Why did many emerging countries pursue risky financial opening policies in a reckless manner, even after the painful example of the Latin American debt crisis? Unlike trade liberalization, which has mostly been beneficial in emerging countries, the removal of capital controls has led to boom-bust patterns in many countries. It is not simply driven by class or sectoral interests, nor is it just a result of ideational changes in policy-making circles, or international pressure. Gemici argues that to fully understand the motivation for these policies, we need to take into account distributional struggles prior to their enactment.
In this book, Gemici shows that conflictual distributional relations significantly increase the likelihood of capital account liberalization. Through in-depth comparative case studies, he also demonstrates that countries which liberalize in the most comprehensive manner tend to be the countries characterized by a high degree of distributional conflict. The case studies – Argentina, Chile, South Korea , and Turkey – have been chosen to maximise variation in distributional relations and to escape regional clustering, showing quite different trajectories of capital account liberalization.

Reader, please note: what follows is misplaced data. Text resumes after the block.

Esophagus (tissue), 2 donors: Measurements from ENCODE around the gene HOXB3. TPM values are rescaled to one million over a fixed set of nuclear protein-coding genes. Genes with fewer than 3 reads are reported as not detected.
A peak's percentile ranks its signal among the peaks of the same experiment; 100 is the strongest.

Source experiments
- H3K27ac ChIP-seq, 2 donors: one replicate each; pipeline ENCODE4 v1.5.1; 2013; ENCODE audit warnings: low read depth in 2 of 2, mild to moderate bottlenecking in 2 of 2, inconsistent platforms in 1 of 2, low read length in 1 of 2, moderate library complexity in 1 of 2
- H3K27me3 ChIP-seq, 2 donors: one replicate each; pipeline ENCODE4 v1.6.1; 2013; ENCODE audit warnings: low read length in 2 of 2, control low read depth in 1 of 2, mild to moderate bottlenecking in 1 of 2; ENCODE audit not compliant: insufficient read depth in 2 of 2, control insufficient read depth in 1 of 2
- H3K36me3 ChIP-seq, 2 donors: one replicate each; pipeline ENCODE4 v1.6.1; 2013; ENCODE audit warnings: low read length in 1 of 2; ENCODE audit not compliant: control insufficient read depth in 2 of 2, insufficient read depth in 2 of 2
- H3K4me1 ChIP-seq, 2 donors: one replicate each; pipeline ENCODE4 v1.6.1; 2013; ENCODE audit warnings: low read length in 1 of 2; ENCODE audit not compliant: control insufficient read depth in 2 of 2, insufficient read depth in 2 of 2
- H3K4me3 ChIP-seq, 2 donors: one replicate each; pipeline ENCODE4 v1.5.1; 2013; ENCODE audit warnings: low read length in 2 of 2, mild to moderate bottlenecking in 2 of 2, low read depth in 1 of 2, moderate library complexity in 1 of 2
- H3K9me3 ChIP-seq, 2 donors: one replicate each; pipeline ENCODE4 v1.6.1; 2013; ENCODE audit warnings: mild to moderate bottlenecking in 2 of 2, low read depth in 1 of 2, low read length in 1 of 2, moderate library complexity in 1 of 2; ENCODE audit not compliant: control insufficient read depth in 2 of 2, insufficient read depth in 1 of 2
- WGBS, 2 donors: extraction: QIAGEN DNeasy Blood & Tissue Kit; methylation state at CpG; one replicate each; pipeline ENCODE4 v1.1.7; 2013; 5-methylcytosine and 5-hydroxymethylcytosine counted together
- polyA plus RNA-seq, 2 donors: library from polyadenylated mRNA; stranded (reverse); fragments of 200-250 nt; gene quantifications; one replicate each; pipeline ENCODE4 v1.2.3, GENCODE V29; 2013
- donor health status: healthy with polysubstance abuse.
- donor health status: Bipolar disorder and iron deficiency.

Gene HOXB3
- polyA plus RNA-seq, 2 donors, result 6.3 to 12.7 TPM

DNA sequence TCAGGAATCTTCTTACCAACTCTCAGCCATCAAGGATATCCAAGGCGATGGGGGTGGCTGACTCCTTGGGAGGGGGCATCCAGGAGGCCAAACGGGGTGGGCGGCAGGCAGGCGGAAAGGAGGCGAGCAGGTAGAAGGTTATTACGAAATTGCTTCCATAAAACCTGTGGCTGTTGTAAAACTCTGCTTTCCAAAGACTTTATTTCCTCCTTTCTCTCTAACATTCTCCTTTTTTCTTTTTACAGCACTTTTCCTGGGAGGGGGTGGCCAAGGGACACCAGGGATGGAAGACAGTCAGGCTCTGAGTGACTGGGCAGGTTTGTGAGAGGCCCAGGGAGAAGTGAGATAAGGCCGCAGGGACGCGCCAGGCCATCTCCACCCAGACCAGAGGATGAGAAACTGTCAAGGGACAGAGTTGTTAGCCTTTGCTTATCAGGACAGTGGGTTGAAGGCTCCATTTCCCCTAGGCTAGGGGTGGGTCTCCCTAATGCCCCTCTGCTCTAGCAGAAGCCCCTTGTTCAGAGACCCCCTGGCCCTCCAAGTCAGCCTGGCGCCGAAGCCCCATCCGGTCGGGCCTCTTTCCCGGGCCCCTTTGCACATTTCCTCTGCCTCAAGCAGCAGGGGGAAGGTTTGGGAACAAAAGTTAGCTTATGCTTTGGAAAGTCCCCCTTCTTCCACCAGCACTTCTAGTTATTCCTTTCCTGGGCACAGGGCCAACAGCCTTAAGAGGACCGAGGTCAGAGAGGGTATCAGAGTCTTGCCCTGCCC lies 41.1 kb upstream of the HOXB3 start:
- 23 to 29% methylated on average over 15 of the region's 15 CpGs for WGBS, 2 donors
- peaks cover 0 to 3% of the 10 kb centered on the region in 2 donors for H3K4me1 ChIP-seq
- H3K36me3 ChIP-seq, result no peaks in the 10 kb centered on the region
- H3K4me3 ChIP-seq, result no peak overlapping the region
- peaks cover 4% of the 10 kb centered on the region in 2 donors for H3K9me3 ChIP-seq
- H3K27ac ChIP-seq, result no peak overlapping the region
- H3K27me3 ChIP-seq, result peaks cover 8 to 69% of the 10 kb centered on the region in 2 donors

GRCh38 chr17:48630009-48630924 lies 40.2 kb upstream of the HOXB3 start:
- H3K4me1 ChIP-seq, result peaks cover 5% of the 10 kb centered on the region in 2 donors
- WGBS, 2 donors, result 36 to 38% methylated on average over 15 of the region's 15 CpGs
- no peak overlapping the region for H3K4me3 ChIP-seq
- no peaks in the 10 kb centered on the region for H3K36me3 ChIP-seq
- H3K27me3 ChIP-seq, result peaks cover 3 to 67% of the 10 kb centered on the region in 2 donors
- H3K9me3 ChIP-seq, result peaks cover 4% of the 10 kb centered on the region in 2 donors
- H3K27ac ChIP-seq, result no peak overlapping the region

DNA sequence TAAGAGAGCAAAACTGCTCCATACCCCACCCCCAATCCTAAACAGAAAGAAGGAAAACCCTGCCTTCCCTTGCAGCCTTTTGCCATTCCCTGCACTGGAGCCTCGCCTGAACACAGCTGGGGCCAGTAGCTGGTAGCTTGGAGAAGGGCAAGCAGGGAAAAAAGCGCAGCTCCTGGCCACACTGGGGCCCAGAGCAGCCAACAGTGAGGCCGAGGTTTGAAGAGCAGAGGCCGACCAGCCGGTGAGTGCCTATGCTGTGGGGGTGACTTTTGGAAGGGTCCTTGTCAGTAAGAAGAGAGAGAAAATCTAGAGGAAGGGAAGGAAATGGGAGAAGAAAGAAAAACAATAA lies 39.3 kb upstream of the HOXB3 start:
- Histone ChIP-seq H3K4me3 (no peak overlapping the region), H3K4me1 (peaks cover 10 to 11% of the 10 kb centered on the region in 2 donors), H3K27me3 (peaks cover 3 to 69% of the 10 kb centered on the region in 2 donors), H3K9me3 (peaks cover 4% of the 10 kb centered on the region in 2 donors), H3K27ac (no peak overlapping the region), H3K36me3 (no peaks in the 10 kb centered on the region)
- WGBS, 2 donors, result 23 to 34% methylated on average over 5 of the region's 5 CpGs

This will be of great interest to readers in sociology, international political economy and heterodox economics, as well as specialists in the countries examined.
List of Figures
List of Tables
1 Introduction: Distributional Relations and Capital Mobility
2 Boom, Crash, Restraint: The Politics of Taming Capital Flows in Chile
3 Embracing Hot Money, Rejecting Cold Money in South Korea
4 Premature Financial Opening and Boom-Bust Cycles in Turkey
A Distribution and Economic Growth
B Capital Mobility, Sectoral Cleavages, and Social Classes
C Perils of Capital Account Liberalization
D Measuring Capital Account Openness
E List of Interviewees